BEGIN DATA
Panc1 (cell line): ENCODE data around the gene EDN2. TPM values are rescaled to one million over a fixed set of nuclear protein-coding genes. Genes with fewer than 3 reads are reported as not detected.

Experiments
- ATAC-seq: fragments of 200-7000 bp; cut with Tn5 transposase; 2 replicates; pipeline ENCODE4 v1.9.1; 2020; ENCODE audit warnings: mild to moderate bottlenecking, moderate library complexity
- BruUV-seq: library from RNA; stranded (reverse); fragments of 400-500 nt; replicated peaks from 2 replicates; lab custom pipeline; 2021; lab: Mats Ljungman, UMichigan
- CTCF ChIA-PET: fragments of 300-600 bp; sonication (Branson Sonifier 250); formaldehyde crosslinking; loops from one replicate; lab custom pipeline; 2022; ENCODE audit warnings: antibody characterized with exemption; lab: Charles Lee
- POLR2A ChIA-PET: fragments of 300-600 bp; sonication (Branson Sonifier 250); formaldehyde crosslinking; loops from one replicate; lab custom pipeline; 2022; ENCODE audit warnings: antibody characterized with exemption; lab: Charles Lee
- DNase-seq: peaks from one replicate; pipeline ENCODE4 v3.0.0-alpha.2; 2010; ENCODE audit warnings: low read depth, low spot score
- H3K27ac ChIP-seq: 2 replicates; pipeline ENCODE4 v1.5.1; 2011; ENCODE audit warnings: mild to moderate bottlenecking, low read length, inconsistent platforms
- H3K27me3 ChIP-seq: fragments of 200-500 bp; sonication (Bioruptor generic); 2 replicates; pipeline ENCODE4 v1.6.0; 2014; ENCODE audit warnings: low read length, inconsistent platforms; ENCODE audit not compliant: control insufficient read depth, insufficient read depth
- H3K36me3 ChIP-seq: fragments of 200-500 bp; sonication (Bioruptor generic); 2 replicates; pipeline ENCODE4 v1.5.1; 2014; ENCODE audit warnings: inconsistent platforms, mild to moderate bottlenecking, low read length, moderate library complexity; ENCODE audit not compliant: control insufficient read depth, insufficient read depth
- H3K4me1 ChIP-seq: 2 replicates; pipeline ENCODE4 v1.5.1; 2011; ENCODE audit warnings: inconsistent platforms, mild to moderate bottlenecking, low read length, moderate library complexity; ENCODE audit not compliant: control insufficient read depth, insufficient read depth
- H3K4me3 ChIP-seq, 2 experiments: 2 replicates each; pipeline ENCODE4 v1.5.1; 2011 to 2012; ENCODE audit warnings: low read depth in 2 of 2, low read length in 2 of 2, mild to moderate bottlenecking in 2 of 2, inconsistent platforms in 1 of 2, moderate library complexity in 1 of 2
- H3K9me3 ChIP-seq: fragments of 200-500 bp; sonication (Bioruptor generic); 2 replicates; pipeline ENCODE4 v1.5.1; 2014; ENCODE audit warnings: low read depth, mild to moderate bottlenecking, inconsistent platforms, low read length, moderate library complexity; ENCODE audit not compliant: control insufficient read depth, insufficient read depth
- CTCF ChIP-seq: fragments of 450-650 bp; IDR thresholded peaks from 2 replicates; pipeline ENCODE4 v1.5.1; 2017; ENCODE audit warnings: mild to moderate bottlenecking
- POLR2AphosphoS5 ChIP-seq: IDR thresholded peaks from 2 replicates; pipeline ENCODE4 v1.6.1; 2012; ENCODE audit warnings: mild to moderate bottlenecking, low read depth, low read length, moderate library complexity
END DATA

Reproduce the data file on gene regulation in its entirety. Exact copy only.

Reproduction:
Panc1 (cell line): ENCODE data around the gene EDN2. TPM values are rescaled to one million over a fixed set of nuclear protein-coding genes. Genes with fewer than 3 reads are reported as not detected.

Experiments
- ATAC-seq: fragments of 200-7000 bp; cut with Tn5 transposase; 2 replicates; pipeline ENCODE4 v1.9.1; 2020; ENCODE audit warnings: mild to moderate bottlenecking, moderate library complexity
- BruUV-seq: library from RNA; stranded (reverse); fragments of 400-500 nt; replicated peaks from 2 replicates; lab custom pipeline; 2021; lab: Mats Ljungman, UMichigan
- CTCF ChIA-PET: fragments of 300-600 bp; sonication (Branson Sonifier 250); formaldehyde crosslinking; loops from one replicate; lab custom pipeline; 2022; ENCODE audit warnings: antibody characterized with exemption; lab: Charles Lee
- POLR2A ChIA-PET: fragments of 300-600 bp; sonication (Branson Sonifier 250); formaldehyde crosslinking; loops from one replicate; lab custom pipeline; 2022; ENCODE audit warnings: antibody characterized with exemption; lab: Charles Lee
- DNase-seq: peaks from one replicate; pipeline ENCODE4 v3.0.0-alpha.2; 2010; ENCODE audit warnings: low read depth, low spot score
- H3K27ac ChIP-seq: 2 replicates; pipeline ENCODE4 v1.5.1; 2011; ENCODE audit warnings: mild to moderate bottlenecking, low read length, inconsistent platforms
- H3K27me3 ChIP-seq: fragments of 200-500 bp; sonication (Bioruptor generic); 2 replicates; pipeline ENCODE4 v1.6.0; 2014; ENCODE audit warnings: low read length, inconsistent platforms; ENCODE audit not compliant: control insufficient read depth, insufficient read depth
- H3K36me3 ChIP-seq: fragments of 200-500 bp; sonication (Bioruptor generic); 2 replicates; pipeline ENCODE4 v1.5.1; 2014; ENCODE audit warnings: inconsistent platforms, mild to moderate bottlenecking, low read length, moderate library complexity; ENCODE audit not compliant: control insufficient read depth, insufficient read depth
- H3K4me1 ChIP-seq: 2 replicates; pipeline ENCODE4 v1.5.1; 2011; ENCODE audit warnings: inconsistent platforms, mild to moderate bottlenecking, low read length, moderate library complexity; ENCODE audit not compliant: control insufficient read depth, insufficient read depth
- H3K4me3 ChIP-seq, 2 experiments: 2 replicates each; pipeline ENCODE4 v1.5.1; 2011 to 2012; ENCODE audit warnings: low read depth in 2 of 2, low read length in 2 of 2, mild to moderate bottlenecking in 2 of 2, inconsistent platforms in 1 of 2, moderate library complexity in 1 of 2
- H3K9me3 ChIP-seq: fragments of 200-500 bp; sonication (Bioruptor generic); 2 replicates; pipeline ENCODE4 v1.5.1; 2014; ENCODE audit warnings: low read depth, mild to moderate bottlenecking, inconsistent platforms, low read length, moderate library complexity; ENCODE audit not compliant: control insufficient read depth, insufficient read depth
- CTCF ChIP-seq: fragments of 450-650 bp; IDR thresholded peaks from 2 replicates; pipeline ENCODE4 v1.5.1; 2017; ENCODE audit warnings: mild to moderate bottlenecking
- POLR2AphosphoS5 ChIP-seq: IDR thresholded peaks from 2 replicates; pipeline ENCODE4 v1.6.1; 2012; ENCODE audit warnings: mild to moderate bottlenecking, low read depth, low read length, moderate library complexity